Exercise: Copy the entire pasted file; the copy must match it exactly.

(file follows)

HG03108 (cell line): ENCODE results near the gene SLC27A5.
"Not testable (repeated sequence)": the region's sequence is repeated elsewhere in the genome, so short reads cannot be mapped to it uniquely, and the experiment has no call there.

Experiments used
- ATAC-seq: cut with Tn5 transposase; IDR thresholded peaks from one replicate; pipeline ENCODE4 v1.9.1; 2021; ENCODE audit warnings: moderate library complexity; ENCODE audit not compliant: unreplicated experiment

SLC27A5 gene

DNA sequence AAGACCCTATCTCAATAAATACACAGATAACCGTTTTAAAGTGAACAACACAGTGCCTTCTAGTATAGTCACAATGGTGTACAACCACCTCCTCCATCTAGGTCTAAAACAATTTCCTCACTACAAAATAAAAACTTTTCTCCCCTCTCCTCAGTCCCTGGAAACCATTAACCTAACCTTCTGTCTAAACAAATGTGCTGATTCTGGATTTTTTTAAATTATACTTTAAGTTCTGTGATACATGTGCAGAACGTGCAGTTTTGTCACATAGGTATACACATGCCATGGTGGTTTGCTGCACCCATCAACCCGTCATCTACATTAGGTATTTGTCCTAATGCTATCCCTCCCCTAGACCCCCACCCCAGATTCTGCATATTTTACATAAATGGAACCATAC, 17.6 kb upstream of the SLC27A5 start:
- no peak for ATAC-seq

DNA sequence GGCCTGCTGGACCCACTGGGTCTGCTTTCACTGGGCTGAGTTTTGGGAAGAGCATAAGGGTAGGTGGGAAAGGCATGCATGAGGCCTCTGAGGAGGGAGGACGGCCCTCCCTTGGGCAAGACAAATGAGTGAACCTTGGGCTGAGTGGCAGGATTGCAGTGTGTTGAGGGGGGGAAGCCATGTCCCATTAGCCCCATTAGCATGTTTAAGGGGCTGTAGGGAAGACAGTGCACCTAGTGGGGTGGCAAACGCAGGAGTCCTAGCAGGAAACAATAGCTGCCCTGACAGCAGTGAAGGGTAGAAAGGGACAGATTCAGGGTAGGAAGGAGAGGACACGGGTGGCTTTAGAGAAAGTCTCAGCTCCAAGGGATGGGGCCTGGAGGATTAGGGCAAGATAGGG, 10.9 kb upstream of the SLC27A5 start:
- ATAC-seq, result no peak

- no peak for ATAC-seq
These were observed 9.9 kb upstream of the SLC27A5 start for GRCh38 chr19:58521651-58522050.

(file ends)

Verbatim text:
HG03108 (cell line): ENCODE results near the gene SLC27A5.
"Not testable (repeated sequence)": the region's sequence is repeated elsewhere in the genome, so short reads cannot be mapped to it uniquely, and the experiment has no call there.

Experiments used
- ATAC-seq: cut with Tn5 transposase; IDR thresholded peaks from one replicate; pipeline ENCODE4 v1.9.1; 2021; ENCODE audit warnings: moderate library complexity; ENCODE audit not compliant: unreplicated experiment

SLC27A5 gene

DNA sequence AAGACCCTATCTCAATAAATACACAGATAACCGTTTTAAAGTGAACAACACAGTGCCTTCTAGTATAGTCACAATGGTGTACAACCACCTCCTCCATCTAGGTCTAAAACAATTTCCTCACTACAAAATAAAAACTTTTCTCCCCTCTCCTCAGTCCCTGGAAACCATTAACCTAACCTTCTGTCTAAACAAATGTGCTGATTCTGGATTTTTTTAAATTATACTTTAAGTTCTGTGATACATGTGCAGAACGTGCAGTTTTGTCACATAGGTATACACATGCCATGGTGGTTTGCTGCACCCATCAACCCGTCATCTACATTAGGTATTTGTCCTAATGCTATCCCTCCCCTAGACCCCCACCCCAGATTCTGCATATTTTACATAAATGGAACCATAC, 17.6 kb upstream of the SLC27A5 start:
- no peak for ATAC-seq

DNA sequence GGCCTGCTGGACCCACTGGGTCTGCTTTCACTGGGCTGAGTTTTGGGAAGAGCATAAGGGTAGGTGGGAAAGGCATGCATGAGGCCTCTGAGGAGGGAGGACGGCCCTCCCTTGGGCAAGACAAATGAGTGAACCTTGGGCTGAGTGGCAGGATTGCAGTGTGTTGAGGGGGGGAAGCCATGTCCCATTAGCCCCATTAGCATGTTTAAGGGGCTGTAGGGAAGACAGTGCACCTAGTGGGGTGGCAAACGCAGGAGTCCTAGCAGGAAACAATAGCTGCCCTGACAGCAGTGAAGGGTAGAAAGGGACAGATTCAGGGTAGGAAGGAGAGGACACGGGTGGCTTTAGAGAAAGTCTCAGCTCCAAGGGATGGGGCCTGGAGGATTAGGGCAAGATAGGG, 10.9 kb upstream of the SLC27A5 start:
- ATAC-seq, result no peak

- no peak for ATAC-seq
These were observed 9.9 kb upstream of the SLC27A5 start for GRCh38 chr19:58521651-58522050.